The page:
Recursive: Exploring the Depths of Self-Referential Functions

Recursion is a powerful technique where a function calls itself to solve problems by breaking them into smaller pieces, much like a series of interconnected puzzles. It’s not just a trick; it’s fundamental in solving many computer science problems, from sorting to navigating complex data structures. In this article, we’ll explore recursion’s inner workings, real-world applications, and how you can use it effectively in your code. Let’s dive in and discover the power of recursion together.


What’s the first step in understanding recursion?
To understand recursion, you must first understand recursion.

Understanding Recursion

The Concept

Recursion might seem like a puzzle at first, but it’s like opening a set of Russian nesting dolls. Each doll contains a smaller one, just as a recursive function calls a smaller version of itself until it reaches a point where it doesn’t need to call anymore.

Imagine you want to calculate the factorial of a number. Factorial of a number is the product of all positive integers less than or equal to that number. Using recursion, it looks like this:

def factorial(n):
    if n == 0:
        return 1
        return n * factorial(n - 1)

In simpler terms, the function multiplies the number by the factorial of a smaller number, and it keeps going until it reaches zero. This is like opening each nesting doll until you find the smallest one, and then you know the answer.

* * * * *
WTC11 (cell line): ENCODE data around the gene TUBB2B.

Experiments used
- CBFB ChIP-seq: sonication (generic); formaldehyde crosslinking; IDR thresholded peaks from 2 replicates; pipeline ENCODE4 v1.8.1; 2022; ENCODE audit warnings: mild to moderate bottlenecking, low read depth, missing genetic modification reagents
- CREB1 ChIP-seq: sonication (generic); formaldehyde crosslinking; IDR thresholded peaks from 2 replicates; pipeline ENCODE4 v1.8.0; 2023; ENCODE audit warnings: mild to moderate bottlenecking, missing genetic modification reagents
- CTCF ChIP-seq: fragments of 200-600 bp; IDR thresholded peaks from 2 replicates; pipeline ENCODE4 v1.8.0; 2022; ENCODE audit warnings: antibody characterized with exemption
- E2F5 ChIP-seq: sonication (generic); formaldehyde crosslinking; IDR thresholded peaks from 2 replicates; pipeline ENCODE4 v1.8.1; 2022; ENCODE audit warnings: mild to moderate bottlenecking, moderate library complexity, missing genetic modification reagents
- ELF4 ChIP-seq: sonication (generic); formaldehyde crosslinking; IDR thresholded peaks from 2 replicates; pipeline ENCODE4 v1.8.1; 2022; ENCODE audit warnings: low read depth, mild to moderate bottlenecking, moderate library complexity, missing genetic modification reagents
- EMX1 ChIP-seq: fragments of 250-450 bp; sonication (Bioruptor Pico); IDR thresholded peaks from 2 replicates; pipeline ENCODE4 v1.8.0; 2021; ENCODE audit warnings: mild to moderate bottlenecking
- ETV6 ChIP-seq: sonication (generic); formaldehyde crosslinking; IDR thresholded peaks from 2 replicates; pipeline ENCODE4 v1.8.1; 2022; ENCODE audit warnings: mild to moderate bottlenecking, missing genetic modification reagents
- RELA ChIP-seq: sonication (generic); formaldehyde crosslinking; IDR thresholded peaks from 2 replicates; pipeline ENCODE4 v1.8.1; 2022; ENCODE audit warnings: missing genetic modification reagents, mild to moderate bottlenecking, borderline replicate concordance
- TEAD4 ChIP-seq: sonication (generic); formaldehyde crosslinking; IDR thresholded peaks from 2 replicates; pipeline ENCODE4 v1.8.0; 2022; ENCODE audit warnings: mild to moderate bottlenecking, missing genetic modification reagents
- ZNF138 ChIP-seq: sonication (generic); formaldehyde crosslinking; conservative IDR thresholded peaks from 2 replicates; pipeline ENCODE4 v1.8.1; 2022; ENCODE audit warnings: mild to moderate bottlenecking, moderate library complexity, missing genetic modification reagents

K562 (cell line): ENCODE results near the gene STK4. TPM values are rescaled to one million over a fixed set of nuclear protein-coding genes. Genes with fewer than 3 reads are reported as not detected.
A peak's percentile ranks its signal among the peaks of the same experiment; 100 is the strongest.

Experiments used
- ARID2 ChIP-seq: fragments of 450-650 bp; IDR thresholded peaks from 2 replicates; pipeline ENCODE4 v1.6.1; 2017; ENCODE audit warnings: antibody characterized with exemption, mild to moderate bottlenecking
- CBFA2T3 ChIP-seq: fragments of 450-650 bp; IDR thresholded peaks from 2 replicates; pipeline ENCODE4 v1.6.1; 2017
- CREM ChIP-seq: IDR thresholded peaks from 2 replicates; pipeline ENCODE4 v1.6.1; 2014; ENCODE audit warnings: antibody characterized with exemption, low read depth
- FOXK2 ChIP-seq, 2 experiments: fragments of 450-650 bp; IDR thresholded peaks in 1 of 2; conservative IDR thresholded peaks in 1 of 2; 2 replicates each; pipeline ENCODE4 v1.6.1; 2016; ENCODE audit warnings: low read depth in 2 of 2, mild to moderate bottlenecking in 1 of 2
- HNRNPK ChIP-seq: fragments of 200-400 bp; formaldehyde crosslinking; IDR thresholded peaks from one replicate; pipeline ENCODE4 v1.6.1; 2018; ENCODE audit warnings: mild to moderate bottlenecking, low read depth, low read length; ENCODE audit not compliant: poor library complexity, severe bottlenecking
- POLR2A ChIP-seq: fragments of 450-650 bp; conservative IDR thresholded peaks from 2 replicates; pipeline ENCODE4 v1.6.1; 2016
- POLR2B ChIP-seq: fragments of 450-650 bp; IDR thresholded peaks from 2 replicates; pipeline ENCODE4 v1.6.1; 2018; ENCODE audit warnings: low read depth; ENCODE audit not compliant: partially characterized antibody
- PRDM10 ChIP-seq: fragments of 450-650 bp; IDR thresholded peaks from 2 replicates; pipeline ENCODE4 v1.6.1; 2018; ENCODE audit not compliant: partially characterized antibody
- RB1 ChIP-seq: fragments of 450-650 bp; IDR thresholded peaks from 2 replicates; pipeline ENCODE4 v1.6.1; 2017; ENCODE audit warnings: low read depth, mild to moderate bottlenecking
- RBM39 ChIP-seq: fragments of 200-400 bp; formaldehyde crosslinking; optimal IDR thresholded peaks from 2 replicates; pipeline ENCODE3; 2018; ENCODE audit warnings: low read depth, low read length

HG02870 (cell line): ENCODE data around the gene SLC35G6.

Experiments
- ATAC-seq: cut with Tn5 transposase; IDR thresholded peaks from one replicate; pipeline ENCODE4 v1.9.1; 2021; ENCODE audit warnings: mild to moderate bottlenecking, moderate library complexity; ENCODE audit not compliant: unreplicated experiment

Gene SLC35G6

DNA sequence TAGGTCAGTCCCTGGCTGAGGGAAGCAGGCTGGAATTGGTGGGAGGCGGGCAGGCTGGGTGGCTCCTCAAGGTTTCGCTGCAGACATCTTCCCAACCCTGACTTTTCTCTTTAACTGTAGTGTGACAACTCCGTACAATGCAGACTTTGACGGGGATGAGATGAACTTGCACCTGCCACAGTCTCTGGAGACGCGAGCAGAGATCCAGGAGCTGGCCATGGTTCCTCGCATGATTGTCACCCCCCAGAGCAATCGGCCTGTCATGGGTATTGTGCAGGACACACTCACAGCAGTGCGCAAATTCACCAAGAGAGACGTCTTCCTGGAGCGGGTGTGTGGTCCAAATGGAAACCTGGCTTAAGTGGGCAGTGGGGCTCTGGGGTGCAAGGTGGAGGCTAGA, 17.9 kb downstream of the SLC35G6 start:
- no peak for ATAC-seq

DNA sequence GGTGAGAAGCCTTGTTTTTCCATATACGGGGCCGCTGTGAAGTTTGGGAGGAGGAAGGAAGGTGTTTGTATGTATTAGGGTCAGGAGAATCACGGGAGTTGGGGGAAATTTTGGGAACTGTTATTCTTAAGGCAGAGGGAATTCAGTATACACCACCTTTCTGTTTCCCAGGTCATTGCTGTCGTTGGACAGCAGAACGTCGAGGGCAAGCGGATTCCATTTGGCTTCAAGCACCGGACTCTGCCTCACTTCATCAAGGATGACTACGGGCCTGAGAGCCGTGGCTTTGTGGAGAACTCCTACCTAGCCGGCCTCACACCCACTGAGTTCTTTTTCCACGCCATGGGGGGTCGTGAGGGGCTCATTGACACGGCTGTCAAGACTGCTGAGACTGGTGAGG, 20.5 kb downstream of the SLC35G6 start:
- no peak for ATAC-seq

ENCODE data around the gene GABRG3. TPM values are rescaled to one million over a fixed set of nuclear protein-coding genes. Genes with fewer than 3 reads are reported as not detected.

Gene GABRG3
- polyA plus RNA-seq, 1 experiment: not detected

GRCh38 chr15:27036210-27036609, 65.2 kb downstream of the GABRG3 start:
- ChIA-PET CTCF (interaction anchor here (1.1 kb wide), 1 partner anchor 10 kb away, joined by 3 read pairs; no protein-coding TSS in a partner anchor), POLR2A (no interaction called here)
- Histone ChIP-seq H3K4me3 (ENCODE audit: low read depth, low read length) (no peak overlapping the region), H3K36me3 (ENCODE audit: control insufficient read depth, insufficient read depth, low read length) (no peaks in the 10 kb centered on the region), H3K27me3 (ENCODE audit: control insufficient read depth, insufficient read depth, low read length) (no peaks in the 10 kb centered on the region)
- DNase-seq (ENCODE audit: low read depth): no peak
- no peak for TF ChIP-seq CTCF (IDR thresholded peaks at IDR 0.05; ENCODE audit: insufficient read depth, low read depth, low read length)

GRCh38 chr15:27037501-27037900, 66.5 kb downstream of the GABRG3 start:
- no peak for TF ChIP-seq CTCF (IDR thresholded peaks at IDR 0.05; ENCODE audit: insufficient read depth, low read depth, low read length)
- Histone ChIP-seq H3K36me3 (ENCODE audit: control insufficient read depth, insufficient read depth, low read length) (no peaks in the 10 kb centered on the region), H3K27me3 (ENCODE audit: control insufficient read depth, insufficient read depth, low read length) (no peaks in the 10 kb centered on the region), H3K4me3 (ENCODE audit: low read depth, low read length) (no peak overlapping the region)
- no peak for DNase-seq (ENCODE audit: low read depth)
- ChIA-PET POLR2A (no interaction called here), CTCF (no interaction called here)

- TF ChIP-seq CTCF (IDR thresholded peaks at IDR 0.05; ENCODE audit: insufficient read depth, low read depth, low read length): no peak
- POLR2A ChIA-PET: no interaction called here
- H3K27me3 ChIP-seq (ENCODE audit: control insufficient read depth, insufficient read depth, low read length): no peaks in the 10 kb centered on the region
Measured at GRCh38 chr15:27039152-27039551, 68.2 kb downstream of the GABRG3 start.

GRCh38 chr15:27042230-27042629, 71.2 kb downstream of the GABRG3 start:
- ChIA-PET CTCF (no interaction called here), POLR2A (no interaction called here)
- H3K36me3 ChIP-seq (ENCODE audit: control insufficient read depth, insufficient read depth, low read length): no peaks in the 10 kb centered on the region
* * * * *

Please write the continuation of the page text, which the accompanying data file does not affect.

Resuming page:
Recursion, in a nutshell, is like solving a big problem by breaking it into smaller, similar problems. It’s a way of thinking that leads to elegant solutions in programming and other areas.

Base Case vs. Recursive Case

  • Base Case: It’s the stopping point of recursion. Without it, recursion would go on forever.
    • Example: In a factorial function, the base case is when the input is 0, and the function returns 1.
  • Recursive Case: It’s when the function calls itself with modified arguments to move towards the base case.
    • Example: In the factorial function, if the input is greater than 0, the function calls itself with (n-1) until it reaches the base case.

Visualising Recursion: Tree Diagrams and Call Stacks

  • Tree Diagrams: They show function calls as branches of a tree.
    • Example: Drawing a tree for factorial(5) would show factorial(5) calling factorial(4), then factorial(4) calling factorial(3), and so on.
  • Call Stacks: They track function calls and their local variables.
    • Example: When factorial(5) calls factorial(4), factorial(5) is added to the stack. As each function returns, it’s removed from the stack.

Understanding base and recursive cases helps us know when to stop recursion, while visualising recursion with trees and stacks helps us see how functions call each other. These basics are crucial for mastering recursion.

Examples of Recursion

Factorial Function

The factorial of a non-negative integer n, denoted as n!, is the product of all positive integers less than or equal to n.

def factorial(n):
    if n == 0:
        return 1
        return n * factorial(n - 1)

Example usage

result = factorial(5)
print(result)  # Output: 120

Fibonacci Sequence

The Fibonacci sequence is a series of numbers where each number is the sum of the two preceding ones.

def fibonacci(n):
    if n <= 1:
        return n